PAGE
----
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Financial Survival During the Divorce Process

By Amar S. Weisman, Esquire

Even though your divorce may end in financial stability, the divorce process creates financial stress. At the same time as you incur new expenses like attorney’s fees, counseling costs, and relocation expenses, you lose access to old resource--like your spouse’s income, bank accounts, and credit.

If you are financially dependent on your spouse and looking for a way to get through the divorce process, you should probably ask your attorney about alimony pendent lite (APL). It is a form of temporary alimony awarded to dependent spouses to maintain the “status quo” during the divorce process. APL can prevent the primary wage earner from “starving” a dependent spouse into a lousy settlement.

The process for receiving APL can take months, but when ultimately awarded APL can include back payments from the time the APL was first requested to present day. Unlike other kinds of alimony—like indefinite alimony and rehabilitative alimony—APL is not based on the strength of your overall case—saints and sinners can both get APL.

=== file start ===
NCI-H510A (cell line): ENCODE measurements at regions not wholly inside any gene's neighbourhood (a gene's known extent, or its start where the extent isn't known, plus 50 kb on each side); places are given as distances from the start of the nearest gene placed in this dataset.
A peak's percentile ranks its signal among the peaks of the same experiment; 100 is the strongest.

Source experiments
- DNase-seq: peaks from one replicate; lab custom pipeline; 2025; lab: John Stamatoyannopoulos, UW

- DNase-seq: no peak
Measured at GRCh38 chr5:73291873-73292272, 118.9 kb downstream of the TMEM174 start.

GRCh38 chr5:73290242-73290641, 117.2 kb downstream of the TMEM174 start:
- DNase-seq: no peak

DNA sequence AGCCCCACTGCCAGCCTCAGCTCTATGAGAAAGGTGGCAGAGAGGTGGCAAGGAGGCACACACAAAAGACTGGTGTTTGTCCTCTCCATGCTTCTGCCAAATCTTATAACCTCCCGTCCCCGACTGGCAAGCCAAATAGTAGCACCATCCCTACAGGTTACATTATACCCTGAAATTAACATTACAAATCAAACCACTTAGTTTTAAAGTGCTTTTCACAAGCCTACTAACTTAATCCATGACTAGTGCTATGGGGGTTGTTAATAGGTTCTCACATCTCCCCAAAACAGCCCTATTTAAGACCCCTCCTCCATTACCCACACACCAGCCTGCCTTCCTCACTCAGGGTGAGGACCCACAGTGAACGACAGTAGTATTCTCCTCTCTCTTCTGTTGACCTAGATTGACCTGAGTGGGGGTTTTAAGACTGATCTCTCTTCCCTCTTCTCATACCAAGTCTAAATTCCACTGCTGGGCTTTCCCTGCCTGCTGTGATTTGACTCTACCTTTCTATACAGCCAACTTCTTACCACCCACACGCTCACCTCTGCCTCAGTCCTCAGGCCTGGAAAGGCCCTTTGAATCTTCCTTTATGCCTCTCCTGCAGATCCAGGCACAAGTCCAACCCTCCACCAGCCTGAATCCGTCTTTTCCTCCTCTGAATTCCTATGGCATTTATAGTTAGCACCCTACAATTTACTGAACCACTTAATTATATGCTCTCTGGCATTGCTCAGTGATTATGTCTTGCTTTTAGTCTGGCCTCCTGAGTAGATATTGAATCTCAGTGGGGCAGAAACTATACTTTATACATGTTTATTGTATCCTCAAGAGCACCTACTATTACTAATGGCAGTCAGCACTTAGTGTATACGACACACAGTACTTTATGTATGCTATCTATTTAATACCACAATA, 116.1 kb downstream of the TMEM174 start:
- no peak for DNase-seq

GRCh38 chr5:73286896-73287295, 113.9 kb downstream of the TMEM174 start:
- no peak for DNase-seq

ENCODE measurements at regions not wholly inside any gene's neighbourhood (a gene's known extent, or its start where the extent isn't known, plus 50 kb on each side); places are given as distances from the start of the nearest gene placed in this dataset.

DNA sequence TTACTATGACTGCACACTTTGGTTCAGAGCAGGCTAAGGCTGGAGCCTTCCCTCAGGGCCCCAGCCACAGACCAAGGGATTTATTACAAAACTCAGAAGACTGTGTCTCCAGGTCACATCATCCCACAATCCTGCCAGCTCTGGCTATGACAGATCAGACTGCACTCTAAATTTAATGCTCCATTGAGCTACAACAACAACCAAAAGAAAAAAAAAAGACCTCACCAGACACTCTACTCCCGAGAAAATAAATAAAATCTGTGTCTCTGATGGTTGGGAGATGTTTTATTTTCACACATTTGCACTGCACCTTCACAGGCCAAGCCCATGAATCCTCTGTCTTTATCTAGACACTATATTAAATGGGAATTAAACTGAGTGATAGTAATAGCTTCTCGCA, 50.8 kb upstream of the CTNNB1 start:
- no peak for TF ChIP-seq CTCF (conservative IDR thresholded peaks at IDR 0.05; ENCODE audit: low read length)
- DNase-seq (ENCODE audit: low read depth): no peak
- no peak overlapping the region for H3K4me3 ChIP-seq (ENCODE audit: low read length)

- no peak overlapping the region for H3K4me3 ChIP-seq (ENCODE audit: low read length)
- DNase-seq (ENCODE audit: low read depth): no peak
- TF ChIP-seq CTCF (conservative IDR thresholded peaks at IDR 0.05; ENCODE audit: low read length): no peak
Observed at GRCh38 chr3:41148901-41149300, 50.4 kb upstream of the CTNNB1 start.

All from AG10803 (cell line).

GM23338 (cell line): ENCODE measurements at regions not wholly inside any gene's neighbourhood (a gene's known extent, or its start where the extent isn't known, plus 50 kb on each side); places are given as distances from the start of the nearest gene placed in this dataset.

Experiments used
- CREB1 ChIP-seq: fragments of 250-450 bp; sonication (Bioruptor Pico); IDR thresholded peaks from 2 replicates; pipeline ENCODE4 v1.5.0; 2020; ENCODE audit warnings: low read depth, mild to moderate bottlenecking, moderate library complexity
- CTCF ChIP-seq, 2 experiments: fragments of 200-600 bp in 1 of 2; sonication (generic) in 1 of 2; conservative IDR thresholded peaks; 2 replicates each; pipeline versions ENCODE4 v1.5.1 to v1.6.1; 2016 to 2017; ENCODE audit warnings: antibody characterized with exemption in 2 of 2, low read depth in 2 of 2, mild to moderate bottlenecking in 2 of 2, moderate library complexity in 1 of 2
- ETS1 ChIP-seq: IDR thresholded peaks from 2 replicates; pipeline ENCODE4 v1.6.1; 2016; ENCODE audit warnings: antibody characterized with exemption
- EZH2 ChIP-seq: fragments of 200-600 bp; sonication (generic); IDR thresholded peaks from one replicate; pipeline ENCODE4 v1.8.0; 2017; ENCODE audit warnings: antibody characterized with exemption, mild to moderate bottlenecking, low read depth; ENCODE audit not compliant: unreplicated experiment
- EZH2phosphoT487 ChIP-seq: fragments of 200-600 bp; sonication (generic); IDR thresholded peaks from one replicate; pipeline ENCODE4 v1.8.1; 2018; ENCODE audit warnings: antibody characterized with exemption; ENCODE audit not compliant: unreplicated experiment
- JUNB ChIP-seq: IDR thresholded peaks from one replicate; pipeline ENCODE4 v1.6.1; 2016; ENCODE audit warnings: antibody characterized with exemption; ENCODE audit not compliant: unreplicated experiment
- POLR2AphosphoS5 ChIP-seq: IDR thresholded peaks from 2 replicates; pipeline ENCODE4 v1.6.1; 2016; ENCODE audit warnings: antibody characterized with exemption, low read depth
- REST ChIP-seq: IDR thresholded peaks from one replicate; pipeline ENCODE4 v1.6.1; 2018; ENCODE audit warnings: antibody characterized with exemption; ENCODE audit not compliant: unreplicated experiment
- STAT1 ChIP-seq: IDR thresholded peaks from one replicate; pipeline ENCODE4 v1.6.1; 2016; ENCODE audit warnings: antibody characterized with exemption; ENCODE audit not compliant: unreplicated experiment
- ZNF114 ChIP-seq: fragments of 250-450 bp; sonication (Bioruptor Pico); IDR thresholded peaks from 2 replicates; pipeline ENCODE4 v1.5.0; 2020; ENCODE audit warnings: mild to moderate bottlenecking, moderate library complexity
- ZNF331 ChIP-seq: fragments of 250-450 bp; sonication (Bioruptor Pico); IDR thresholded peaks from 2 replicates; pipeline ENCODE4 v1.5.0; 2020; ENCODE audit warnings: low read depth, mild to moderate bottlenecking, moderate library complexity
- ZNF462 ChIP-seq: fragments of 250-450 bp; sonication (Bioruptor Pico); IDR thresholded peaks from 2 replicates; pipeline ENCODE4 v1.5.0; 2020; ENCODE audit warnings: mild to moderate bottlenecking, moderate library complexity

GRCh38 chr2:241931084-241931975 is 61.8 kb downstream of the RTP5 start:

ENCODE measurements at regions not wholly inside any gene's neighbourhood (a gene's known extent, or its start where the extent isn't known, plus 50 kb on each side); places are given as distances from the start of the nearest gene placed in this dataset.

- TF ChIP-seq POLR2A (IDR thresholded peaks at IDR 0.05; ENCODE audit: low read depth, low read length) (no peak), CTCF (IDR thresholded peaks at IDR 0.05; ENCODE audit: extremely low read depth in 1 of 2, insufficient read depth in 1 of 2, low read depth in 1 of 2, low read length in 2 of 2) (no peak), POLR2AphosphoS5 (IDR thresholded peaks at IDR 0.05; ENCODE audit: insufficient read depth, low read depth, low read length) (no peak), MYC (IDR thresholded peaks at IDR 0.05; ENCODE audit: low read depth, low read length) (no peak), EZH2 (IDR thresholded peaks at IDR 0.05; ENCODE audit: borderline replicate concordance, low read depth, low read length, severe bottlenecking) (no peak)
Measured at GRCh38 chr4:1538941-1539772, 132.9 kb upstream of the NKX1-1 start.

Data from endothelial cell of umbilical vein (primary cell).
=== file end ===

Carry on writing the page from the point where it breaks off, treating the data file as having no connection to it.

When analyzing how much APL to award, judges consider the each spouse’s earning and spending patterns and then ask two questions: first, does the spouse seeking APL need the money to maintain the same standard of living s/he enjoyed during the marriage? Second, can the primary wage earner afford to pay? It is all about numbers.

Although it may take a significant amount of time to obtain an Order to receive APL, the order is enforceable. Spouses with the ability to pay who refuse face civil and criminal contempt. Judges also may impose wage garnishments against a party that is otherwise unwilling to comply with the law.

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